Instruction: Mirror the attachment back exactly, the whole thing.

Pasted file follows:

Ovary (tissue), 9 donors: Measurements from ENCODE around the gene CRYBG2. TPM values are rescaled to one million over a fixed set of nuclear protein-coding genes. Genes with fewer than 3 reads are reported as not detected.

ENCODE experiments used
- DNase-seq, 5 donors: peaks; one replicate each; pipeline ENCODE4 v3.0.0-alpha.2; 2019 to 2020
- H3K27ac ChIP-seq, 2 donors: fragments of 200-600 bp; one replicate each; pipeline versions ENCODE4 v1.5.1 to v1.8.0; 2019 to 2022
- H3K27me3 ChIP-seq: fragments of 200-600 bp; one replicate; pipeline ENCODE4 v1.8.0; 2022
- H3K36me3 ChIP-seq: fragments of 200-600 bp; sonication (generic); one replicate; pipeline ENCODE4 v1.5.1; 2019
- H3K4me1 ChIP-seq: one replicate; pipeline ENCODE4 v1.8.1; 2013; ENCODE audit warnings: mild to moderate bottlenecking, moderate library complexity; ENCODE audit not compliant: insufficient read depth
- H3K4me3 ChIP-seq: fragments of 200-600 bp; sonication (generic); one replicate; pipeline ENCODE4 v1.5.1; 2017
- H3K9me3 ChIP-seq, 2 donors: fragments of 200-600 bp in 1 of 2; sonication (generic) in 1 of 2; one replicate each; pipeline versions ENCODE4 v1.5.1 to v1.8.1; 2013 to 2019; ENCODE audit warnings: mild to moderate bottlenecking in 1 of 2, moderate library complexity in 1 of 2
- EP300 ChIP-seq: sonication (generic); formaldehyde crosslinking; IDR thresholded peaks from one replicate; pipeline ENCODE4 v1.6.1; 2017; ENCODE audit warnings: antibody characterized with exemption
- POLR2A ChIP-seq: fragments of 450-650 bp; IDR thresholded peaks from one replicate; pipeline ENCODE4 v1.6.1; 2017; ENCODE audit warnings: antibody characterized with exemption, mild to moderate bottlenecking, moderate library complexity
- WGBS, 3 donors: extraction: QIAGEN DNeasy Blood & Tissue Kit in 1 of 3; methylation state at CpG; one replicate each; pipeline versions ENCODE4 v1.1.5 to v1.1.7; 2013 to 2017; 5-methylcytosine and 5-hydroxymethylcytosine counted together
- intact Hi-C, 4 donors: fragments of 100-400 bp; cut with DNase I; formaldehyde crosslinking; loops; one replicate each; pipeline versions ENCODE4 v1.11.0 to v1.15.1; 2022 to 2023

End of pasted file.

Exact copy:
Ovary (tissue), 9 donors: Measurements from ENCODE around the gene CRYBG2. TPM values are rescaled to one million over a fixed set of nuclear protein-coding genes. Genes with fewer than 3 reads are reported as not detected.

ENCODE experiments used
- DNase-seq, 5 donors: peaks; one replicate each; pipeline ENCODE4 v3.0.0-alpha.2; 2019 to 2020
- H3K27ac ChIP-seq, 2 donors: fragments of 200-600 bp; one replicate each; pipeline versions ENCODE4 v1.5.1 to v1.8.0; 2019 to 2022
- H3K27me3 ChIP-seq: fragments of 200-600 bp; one replicate; pipeline ENCODE4 v1.8.0; 2022
- H3K36me3 ChIP-seq: fragments of 200-600 bp; sonication (generic); one replicate; pipeline ENCODE4 v1.5.1; 2019
- H3K4me1 ChIP-seq: one replicate; pipeline ENCODE4 v1.8.1; 2013; ENCODE audit warnings: mild to moderate bottlenecking, moderate library complexity; ENCODE audit not compliant: insufficient read depth
- H3K4me3 ChIP-seq: fragments of 200-600 bp; sonication (generic); one replicate; pipeline ENCODE4 v1.5.1; 2017
- H3K9me3 ChIP-seq, 2 donors: fragments of 200-600 bp in 1 of 2; sonication (generic) in 1 of 2; one replicate each; pipeline versions ENCODE4 v1.5.1 to v1.8.1; 2013 to 2019; ENCODE audit warnings: mild to moderate bottlenecking in 1 of 2, moderate library complexity in 1 of 2
- EP300 ChIP-seq: sonication (generic); formaldehyde crosslinking; IDR thresholded peaks from one replicate; pipeline ENCODE4 v1.6.1; 2017; ENCODE audit warnings: antibody characterized with exemption
- POLR2A ChIP-seq: fragments of 450-650 bp; IDR thresholded peaks from one replicate; pipeline ENCODE4 v1.6.1; 2017; ENCODE audit warnings: antibody characterized with exemption, mild to moderate bottlenecking, moderate library complexity
- WGBS, 3 donors: extraction: QIAGEN DNeasy Blood & Tissue Kit in 1 of 3; methylation state at CpG; one replicate each; pipeline versions ENCODE4 v1.1.5 to v1.1.7; 2013 to 2017; 5-methylcytosine and 5-hydroxymethylcytosine counted together
- intact Hi-C, 4 donors: fragments of 100-400 bp; cut with DNase I; formaldehyde crosslinking; loops; one replicate each; pipeline versions ENCODE4 v1.11.0 to v1.15.1; 2022 to 2023